The United Nations has just issued a glowing report on the readiness of Palestinian institutions and capacity for statehood. The target date for concluding Israeli-Palestinian negotiations, after all, is September 2011... The Palestinians' idea has been that they'll declare statehood and get nearly all members of the UN General Assembly (and most of the UN Security Council) to endorse the move, which will go through unless the United States (or France, or the United Kingdom) vetoes it as one of the "P-5" permanent members of the Council.
In fact, there has been significant progress in the West Bank toward building institutions, infrastructure, and rule of law. If one looks at sovereign states these days, the bar is not really that high, anyway. But then, Gaza is included as part of these calculations, which stretches credulity. When people mention "the Palestinians", they still need to specify whether that's the West Bank / Fatah / Palestinian Authority Palestinians, or the Gaza/Hamas Palestinians -- the nation-builders or the tunnel-diggers with rocket launchers. And there may as well be a competition to see which negotiation track is more tenuous -- Palestinian-Israeli or Fatah-Hamas.
The Arab League strategy has been to play the Israeli-Palestinian track as a justification for declaring a state -- if negotiations work out, great; if they fail, even better, since the Palestinians can then show they tried but the Israelis were unwilling. As long as Israel keeps expanding settlements, the Palestinians get a free pass.
The Netanyahu strategy has been to avoid meaningful negotiations with the Palestinians, and if the Palestinians use settlements as their excuse, the current Israeli government sees that as a win-win. Does anyone really, seriously, believe that Benjamin Netanyahu and his coalition would ever sign off on a Palestinian state under terms remotely acceptable to a majority of Palestinians? Better for Netanyahu not to reach that crossroads. As long as Hamas and Fatah are at odds, Israel can justifiably question whether negotiations with the Fatah-based Mahmoud Abbas are credible. If Hamas and Fatah do patch up their differences, and even if Hamas somehow gets with the program, Netanyahu gains one more excuse for avoiding negotiations.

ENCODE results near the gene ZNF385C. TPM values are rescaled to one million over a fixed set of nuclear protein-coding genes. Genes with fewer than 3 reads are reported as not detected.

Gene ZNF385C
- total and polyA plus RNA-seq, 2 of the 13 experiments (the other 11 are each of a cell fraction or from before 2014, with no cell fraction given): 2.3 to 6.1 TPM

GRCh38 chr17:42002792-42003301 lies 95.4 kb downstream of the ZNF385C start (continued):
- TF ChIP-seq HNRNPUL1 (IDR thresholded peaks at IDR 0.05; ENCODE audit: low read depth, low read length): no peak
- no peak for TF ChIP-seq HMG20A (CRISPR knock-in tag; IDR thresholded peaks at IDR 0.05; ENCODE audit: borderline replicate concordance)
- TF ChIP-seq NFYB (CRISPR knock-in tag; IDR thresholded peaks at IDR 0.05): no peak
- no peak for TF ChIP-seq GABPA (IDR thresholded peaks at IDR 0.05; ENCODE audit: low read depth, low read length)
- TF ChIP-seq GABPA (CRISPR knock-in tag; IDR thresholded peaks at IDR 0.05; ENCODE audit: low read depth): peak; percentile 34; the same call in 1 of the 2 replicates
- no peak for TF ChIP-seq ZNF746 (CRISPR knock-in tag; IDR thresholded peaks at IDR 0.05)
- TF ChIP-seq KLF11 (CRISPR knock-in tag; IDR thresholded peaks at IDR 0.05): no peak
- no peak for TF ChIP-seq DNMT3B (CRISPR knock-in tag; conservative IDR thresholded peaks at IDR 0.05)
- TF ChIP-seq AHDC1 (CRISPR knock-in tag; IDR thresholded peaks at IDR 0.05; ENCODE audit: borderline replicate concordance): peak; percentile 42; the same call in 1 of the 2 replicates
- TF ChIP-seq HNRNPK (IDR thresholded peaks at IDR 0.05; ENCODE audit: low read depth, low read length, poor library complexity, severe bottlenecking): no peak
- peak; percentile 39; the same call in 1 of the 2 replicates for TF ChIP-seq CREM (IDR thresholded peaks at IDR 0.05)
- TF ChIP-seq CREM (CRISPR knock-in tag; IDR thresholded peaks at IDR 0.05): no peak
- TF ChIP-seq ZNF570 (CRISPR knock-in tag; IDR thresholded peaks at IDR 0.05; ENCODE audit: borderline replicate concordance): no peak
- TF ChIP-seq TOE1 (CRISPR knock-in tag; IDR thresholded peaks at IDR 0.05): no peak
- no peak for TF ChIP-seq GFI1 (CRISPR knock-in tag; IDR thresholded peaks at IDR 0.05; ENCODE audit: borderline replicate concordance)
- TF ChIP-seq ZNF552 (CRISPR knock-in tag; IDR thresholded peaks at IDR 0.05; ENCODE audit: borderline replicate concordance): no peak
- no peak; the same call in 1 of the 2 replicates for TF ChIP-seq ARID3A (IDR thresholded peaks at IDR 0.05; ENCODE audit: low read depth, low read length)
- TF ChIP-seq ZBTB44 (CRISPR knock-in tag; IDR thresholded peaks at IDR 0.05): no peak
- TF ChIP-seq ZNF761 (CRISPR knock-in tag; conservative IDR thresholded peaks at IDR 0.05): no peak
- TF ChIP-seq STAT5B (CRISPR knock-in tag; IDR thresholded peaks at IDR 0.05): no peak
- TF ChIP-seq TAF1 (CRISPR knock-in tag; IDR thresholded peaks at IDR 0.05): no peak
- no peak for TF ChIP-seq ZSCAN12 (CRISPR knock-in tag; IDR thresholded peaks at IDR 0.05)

And remember, UN support for statehood would be prejudicial against Israeli claims, but without compelling Israel to cede land and without any guarantee of success to what is currently a failed pre-state.
The one wild card is the pending indictment against Foreign Minister Avigdor Lieberman, whose nationalistic Yisrael Beiteinu Party makes Netanyahu look moderate. If Lieberman has to resign, Netanyahu could turn around and replace his faction with Tzipi Livni's Kadima Party, but he still doesn't need her dwindling votes to stay in power. But if she were in the coalition, together with left-wing 'party of one' Defense Minister Ehud Barak, Livni could help force Netanyahu into a position where it's nearly impossible to turn down a U.S.-brokered accord on Palestinian statehood. The details are all known and understood -- land swaps up and down the pre-1967 Green Line, overall Israeli military dominance, open arrangements around Jerusalem's Temple Mount, etc.
With the whole Middle East seeming to transform itself, it's hard to imagine what kind of dramatic gesture could change Israeli and Palestinian calculations the way Sadat's visit to Israel did three decades ago. Everything is known, and everything has been done, from Arafat and Rabin at the White House, to Abbas addressing Jewish audiences. By the time the rains return to the Jerusalem hills, the September deadline will have passed and the Palestinians will have seized their moment, or not. But the prospect of a substantive bilateral agreement between now and then has no conceivable basis in reality.